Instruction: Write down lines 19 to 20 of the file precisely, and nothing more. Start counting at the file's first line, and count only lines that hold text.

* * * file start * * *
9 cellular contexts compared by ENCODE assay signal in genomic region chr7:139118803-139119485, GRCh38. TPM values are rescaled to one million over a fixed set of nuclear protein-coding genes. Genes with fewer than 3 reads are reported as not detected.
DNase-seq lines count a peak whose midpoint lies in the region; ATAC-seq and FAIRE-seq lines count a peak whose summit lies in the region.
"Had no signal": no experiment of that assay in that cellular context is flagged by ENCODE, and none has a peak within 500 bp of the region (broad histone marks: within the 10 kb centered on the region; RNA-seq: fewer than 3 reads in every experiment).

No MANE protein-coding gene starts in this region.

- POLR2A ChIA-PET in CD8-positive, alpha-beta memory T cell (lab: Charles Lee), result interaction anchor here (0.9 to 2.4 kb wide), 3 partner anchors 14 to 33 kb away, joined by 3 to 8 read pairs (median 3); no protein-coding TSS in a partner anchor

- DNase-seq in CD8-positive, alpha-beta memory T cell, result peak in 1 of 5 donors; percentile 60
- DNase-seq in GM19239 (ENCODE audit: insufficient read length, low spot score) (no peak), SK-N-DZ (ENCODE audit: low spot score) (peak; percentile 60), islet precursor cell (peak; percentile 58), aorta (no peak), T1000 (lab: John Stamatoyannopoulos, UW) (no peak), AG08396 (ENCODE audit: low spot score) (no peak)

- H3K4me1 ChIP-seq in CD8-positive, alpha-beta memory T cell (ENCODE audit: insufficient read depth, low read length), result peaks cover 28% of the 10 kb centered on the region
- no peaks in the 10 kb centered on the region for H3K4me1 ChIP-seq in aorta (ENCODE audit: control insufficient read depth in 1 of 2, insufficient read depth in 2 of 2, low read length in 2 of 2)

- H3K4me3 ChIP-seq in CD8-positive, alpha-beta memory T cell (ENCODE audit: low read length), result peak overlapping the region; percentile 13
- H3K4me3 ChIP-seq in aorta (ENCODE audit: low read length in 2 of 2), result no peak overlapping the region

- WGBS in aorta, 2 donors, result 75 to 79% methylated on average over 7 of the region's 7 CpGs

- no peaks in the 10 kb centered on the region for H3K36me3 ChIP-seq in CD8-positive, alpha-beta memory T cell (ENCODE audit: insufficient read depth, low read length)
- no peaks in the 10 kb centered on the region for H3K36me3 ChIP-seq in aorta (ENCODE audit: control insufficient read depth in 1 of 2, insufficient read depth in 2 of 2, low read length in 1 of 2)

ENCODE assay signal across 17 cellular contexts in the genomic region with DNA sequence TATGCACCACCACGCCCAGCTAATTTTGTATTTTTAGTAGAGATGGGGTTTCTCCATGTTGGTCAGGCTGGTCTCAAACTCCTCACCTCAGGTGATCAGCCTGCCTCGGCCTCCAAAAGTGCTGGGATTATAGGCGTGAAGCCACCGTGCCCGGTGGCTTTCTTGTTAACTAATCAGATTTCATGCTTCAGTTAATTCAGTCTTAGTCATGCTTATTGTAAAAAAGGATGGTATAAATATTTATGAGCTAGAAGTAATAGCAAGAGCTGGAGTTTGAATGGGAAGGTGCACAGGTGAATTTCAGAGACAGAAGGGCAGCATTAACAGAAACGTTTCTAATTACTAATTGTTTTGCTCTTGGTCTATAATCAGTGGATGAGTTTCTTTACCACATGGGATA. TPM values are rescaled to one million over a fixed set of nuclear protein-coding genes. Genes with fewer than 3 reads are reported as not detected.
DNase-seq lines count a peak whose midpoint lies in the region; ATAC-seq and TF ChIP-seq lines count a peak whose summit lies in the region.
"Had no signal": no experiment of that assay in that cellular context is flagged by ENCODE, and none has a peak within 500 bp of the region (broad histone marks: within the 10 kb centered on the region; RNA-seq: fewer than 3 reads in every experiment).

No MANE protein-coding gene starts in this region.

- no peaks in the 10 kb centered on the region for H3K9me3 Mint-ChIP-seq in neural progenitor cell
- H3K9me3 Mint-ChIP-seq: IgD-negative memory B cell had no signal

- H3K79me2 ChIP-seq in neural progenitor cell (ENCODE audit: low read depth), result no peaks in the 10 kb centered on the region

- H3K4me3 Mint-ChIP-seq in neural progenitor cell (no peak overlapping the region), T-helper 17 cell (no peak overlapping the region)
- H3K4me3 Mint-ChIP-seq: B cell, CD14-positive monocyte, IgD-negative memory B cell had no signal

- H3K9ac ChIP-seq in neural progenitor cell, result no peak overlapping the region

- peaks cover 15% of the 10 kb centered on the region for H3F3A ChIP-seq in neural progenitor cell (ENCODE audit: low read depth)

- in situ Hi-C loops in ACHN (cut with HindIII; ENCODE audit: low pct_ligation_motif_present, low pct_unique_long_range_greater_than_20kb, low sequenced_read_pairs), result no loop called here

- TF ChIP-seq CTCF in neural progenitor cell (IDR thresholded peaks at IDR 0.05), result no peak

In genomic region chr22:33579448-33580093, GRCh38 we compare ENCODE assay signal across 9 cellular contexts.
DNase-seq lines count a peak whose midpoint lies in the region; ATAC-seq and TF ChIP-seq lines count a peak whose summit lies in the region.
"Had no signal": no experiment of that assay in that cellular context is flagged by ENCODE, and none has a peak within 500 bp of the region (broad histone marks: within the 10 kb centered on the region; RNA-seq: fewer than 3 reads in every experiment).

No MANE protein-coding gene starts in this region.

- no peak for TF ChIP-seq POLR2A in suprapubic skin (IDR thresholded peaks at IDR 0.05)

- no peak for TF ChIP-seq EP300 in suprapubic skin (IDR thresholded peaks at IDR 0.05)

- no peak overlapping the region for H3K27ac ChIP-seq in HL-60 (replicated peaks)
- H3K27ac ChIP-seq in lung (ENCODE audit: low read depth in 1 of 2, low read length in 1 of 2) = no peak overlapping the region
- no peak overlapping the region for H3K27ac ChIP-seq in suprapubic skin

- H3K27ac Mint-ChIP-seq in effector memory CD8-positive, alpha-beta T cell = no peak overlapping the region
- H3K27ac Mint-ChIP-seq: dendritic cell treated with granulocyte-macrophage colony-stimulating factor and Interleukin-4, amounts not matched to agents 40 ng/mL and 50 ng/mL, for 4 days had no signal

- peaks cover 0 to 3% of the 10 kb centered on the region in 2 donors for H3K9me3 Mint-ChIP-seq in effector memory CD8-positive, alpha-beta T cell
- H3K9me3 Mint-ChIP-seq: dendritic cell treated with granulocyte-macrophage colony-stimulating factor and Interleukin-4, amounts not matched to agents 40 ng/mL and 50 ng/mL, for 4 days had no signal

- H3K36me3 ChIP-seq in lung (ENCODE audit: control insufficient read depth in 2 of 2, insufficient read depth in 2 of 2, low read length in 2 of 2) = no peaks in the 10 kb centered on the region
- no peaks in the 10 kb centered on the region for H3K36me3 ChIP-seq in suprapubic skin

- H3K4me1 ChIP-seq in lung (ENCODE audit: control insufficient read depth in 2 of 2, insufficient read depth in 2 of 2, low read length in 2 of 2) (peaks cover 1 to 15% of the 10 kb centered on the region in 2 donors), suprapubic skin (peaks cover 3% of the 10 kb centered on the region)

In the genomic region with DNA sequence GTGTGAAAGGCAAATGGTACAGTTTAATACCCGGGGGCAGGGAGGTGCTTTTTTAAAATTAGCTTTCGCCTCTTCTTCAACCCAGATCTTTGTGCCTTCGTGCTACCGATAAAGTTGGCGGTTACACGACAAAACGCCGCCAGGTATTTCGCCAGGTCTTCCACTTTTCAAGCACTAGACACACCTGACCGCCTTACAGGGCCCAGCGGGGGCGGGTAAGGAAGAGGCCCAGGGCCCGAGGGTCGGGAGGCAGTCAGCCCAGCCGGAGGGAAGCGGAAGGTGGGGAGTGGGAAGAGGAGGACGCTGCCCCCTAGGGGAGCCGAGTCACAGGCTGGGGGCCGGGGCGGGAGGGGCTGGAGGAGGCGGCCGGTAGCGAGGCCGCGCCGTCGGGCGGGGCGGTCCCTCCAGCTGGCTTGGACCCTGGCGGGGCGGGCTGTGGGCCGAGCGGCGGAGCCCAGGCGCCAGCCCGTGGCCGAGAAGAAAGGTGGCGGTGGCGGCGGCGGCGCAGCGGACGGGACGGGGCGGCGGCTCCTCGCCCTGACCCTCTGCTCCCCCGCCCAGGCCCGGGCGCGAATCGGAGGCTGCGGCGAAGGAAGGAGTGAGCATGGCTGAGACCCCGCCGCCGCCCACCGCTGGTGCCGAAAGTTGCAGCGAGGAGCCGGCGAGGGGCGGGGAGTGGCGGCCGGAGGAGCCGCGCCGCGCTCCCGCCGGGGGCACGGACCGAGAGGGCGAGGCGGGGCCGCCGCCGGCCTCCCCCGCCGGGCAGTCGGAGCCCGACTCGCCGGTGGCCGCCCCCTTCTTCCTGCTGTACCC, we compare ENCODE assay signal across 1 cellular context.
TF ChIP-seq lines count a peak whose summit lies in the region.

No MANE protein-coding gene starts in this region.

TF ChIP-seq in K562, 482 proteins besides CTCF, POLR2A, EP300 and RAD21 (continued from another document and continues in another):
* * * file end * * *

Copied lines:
- no peaks in the 10 kb centered on the region for H3K9me3 Mint-ChIP-seq in neural progenitor cell
- H3K9me3 Mint-ChIP-seq: IgD-negative memory B cell had no signal